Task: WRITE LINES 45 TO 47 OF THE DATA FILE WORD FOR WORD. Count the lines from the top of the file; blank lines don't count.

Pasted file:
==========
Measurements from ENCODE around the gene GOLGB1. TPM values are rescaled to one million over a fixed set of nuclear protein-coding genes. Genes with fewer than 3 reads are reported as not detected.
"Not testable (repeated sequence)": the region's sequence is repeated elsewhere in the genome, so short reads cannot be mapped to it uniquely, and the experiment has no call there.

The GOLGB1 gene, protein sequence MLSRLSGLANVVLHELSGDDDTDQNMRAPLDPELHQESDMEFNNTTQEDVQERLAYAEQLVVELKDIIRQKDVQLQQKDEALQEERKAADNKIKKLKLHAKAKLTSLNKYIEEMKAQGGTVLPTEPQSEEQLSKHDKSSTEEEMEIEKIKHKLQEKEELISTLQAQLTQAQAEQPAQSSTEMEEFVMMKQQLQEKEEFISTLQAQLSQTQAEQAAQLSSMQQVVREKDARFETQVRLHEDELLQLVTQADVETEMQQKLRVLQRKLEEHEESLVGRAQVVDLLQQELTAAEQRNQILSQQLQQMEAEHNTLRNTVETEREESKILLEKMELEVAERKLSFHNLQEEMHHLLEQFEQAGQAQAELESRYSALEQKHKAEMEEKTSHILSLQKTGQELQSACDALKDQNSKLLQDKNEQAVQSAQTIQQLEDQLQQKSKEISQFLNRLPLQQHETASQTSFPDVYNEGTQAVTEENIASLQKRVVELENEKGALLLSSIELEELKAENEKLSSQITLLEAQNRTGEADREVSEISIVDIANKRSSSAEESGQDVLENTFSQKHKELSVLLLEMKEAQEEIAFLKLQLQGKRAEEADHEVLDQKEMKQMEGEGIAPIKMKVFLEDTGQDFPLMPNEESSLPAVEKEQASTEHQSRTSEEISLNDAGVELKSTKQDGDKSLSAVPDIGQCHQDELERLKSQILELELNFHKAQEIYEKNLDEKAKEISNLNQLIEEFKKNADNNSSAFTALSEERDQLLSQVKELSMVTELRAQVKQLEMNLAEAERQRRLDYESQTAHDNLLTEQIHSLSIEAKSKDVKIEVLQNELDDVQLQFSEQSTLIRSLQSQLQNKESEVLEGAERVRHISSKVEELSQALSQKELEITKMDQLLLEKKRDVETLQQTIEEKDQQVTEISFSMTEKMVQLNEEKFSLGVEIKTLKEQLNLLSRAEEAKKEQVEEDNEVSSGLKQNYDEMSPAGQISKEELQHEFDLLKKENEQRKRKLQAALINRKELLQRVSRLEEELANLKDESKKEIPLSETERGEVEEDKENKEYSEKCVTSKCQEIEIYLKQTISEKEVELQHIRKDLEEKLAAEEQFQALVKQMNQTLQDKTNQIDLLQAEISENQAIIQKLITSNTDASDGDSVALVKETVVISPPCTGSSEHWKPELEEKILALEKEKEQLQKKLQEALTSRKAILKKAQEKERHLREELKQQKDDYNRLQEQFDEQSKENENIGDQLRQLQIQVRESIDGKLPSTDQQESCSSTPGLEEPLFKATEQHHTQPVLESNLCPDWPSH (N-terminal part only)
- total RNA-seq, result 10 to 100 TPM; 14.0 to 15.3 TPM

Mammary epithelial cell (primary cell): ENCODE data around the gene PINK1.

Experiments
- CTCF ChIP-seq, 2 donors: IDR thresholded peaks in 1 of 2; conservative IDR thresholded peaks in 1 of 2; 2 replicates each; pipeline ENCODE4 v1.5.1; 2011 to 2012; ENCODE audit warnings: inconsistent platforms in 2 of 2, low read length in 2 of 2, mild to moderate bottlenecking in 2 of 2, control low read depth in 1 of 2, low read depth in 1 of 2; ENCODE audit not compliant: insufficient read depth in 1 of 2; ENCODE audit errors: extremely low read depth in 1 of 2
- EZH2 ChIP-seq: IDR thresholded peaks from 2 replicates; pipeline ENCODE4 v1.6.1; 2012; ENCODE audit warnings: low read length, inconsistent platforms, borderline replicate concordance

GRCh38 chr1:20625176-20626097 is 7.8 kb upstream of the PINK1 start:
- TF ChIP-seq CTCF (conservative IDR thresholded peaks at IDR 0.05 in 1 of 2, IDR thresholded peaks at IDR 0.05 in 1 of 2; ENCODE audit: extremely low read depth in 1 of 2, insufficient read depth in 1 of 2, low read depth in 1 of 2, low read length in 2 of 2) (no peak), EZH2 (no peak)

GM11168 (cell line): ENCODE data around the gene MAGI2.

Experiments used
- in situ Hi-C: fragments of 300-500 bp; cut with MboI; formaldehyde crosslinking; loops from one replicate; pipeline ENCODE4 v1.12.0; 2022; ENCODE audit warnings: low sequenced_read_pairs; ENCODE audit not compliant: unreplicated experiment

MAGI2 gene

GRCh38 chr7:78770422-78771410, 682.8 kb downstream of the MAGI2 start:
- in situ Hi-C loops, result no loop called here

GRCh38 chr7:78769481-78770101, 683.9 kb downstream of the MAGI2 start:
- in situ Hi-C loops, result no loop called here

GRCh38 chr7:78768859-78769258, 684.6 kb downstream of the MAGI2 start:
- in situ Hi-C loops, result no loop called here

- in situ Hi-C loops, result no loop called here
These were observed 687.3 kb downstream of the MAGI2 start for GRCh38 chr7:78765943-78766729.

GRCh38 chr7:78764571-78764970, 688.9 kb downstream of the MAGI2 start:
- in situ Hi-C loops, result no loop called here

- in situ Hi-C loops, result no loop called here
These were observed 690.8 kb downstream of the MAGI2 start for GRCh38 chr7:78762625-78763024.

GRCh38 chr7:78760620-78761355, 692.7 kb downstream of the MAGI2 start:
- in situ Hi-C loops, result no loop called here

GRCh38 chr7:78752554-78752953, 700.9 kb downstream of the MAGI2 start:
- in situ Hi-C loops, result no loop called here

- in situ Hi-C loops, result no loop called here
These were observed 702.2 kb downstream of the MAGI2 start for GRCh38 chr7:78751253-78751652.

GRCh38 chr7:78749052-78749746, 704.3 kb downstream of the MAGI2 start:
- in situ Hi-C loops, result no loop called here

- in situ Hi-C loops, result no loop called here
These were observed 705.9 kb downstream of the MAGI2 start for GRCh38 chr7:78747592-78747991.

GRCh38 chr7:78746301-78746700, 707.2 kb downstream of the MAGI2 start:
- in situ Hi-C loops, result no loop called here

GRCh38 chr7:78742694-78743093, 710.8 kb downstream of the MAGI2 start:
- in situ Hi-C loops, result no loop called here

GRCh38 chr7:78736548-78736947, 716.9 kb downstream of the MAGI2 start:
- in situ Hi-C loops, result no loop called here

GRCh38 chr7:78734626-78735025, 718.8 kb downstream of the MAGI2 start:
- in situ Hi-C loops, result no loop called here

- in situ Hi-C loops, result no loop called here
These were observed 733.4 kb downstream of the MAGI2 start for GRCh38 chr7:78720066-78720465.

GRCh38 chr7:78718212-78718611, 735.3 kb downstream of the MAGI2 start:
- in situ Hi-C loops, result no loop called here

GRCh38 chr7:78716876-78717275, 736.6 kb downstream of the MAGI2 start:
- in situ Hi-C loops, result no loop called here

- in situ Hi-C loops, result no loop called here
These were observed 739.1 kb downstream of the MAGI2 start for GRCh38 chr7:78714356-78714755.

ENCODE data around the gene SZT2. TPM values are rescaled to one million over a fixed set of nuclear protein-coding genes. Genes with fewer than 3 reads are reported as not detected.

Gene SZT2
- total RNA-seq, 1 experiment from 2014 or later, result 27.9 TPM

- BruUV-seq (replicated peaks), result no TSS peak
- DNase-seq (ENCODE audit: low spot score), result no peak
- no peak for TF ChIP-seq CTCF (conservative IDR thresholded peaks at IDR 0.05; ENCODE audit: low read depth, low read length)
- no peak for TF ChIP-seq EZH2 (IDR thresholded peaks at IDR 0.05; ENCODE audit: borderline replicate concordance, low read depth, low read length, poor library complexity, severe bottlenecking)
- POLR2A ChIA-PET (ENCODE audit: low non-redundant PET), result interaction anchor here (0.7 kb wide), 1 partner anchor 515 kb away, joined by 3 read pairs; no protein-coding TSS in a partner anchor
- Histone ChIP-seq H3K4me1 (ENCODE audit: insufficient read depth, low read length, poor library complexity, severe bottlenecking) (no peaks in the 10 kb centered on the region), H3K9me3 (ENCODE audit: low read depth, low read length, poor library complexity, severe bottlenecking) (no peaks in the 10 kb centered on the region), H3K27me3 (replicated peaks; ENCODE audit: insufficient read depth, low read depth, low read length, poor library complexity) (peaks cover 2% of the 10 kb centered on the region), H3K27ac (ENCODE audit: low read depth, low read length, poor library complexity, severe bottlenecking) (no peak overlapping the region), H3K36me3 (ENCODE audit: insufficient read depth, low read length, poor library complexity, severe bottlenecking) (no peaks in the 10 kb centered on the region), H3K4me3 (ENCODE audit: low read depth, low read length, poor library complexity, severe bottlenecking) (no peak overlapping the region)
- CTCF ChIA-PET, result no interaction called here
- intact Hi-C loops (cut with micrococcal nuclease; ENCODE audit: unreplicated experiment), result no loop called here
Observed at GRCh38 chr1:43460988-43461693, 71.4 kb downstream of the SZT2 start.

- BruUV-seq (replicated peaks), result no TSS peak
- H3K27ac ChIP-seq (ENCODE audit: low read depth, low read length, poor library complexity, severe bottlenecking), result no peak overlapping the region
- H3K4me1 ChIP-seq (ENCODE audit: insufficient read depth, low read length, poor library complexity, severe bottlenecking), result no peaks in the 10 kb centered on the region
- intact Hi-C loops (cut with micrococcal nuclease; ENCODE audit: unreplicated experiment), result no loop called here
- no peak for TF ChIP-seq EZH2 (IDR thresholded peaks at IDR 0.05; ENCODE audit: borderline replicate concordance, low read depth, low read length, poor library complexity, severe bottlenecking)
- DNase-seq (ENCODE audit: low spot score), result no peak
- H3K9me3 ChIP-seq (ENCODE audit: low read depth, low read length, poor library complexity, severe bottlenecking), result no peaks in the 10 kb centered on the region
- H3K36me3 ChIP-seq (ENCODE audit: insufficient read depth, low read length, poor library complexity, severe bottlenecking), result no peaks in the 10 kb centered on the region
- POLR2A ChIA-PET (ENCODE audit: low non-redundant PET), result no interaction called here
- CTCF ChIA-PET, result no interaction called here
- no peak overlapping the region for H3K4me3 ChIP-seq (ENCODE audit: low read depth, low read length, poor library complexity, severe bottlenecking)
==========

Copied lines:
- in situ Hi-C loops, result no loop called here
These were observed 733.4 kb downstream of the MAGI2 start for GRCh38 chr7:78720066-78720465.

GRCh38 chr7:78718212-78718611, 735.3 kb downstream of the MAGI2 start: